“Pornography is the most political form of fiction” writes Ballard in the preface to the French edition of Crash, while in The Exhibition of Atrocities he argues: “Science is the last stage of pornography,
an analytical activity whose main purpose is to isolate objects or events from their spatial and temporal context“.
As in Existenz or previously in Rabid, with Crash Cronenberg continues the invention of a language, the foundation of a new pornography, an aesthetic and imaginary universe in which to outline the meaning of new desires and fetishes. A compendium of new orifices whose penetration crosses flesh and metal, new vaginas emerging in different parts of the body’s surface. A new gynaecology, whose unprecedented orgasms and coitus pulsate between the bent metal sheets and the shattered slides near death.
The bodies described in Crash are sublime, glacial, alienated, sensually renewed through the decoration of gashes, openings, scars and haematomas, the characters act as if enchanted, tense in the need to overcome themselves and to absolve themselves and dissolve in the orgasm.
Cronenberg describes an alienating society in which total anaffectivity rules. Referring back to the Ballardian precept of the death of affection and inner space (the real unknown planet is the Earth, the real alien is man), in the film during the numerous depictions of sexual intercourse the partners do not look at each other. Cronenberg constructs icy dioramas, balanced compositions in which geometries frame the covers, making them a desirable object but devoid of drama.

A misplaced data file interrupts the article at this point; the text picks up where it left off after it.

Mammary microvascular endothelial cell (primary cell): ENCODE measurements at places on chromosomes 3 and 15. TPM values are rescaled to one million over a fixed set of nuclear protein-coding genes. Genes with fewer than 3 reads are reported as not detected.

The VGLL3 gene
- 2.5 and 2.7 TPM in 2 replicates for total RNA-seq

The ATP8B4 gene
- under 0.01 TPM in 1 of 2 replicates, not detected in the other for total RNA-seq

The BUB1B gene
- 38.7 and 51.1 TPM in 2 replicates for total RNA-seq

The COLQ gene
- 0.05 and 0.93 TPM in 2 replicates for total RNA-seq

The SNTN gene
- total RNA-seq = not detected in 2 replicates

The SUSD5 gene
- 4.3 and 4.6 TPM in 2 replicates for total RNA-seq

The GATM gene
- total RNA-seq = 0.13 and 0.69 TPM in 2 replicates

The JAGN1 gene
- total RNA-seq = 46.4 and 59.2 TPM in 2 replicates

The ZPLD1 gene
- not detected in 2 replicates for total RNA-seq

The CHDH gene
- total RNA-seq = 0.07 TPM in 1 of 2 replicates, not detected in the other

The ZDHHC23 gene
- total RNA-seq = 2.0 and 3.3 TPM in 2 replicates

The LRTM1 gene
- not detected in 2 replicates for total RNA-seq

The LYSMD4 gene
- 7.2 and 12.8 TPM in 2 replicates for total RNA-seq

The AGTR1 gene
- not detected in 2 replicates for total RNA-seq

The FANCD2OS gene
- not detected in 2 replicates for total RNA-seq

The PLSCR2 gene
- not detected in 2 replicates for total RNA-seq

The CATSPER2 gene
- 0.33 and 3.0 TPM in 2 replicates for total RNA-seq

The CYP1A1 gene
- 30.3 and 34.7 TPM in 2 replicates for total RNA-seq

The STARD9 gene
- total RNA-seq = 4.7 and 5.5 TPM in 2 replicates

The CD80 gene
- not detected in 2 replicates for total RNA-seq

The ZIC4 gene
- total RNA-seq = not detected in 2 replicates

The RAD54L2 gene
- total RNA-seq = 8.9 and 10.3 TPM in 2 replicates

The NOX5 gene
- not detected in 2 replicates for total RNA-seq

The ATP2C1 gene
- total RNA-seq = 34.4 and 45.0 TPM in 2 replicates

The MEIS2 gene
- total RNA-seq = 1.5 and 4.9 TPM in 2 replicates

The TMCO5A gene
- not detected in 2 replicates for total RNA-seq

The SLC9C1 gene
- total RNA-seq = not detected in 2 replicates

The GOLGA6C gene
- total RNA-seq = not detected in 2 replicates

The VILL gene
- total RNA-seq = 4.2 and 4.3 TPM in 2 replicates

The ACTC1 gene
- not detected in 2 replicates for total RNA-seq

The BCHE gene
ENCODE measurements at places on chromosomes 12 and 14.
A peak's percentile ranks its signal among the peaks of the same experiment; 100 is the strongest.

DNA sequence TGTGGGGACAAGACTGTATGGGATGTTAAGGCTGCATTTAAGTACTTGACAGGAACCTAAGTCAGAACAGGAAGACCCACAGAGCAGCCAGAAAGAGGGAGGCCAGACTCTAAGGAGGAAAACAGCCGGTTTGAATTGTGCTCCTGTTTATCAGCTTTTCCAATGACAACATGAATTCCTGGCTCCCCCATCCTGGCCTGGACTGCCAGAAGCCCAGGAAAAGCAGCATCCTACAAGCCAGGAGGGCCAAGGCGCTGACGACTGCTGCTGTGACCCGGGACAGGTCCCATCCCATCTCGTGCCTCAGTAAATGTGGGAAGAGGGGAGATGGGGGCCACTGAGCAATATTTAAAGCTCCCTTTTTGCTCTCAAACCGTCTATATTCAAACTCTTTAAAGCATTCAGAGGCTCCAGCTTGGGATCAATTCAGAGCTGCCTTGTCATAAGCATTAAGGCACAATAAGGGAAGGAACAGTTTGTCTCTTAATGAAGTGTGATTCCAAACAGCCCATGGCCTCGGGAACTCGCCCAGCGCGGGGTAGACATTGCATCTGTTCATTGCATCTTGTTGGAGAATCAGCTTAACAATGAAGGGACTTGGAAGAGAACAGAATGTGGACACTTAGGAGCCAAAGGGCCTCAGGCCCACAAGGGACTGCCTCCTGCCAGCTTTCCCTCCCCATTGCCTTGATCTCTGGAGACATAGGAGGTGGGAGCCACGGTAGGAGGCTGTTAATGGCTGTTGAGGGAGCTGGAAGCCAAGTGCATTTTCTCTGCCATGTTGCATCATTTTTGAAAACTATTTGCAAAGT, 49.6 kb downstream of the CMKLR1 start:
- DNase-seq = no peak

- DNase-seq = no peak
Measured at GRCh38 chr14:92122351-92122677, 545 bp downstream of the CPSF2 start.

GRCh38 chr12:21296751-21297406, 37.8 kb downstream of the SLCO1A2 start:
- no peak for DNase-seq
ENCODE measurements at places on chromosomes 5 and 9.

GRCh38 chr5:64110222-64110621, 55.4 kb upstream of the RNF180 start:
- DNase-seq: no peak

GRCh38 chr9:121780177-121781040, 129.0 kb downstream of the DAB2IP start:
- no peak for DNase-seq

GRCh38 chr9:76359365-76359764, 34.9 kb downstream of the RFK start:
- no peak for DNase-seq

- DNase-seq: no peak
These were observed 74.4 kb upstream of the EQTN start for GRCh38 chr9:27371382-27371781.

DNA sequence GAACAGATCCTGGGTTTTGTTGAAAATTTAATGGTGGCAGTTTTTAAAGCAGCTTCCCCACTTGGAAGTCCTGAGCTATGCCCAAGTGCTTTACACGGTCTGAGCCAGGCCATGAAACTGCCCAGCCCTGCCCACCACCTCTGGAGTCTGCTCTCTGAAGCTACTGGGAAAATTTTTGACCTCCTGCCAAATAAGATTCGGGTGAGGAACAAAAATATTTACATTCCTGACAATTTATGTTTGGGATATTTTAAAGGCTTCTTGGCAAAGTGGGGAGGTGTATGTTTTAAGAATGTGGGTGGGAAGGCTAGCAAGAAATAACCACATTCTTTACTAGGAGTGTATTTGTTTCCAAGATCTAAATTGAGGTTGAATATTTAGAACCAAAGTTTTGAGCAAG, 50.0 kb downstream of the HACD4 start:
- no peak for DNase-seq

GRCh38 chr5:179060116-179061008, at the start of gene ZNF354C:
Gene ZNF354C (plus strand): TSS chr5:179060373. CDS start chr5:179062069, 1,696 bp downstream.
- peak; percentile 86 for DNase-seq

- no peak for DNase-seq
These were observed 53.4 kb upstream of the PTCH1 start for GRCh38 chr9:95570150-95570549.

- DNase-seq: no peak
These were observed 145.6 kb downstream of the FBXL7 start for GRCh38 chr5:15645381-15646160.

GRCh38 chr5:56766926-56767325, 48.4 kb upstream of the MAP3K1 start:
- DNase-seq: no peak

A conspicuous exception to this narrative practice, in which the sexual geometries are mostly narrated from behind, is the sex scene between James Ballard and Vaughan (where the first kiss takes place). The carnal union announced by Catherine’s long, chilling monologue taken verbatim from the book, and the final sex scene between James and his wife Catherine, a scene which marks a linearity opposed to the circularity of the novel, but which nevertheless represents an ending open to many possible developments.
The car and the alteration of the urban layout imposed by the great global motorisation are one of the causes of the transformation of human life in the 20th century, a radical reconfiguration of the landscape, of work and of social relations that has determined, for better or for worse, a change in the standards of well-being.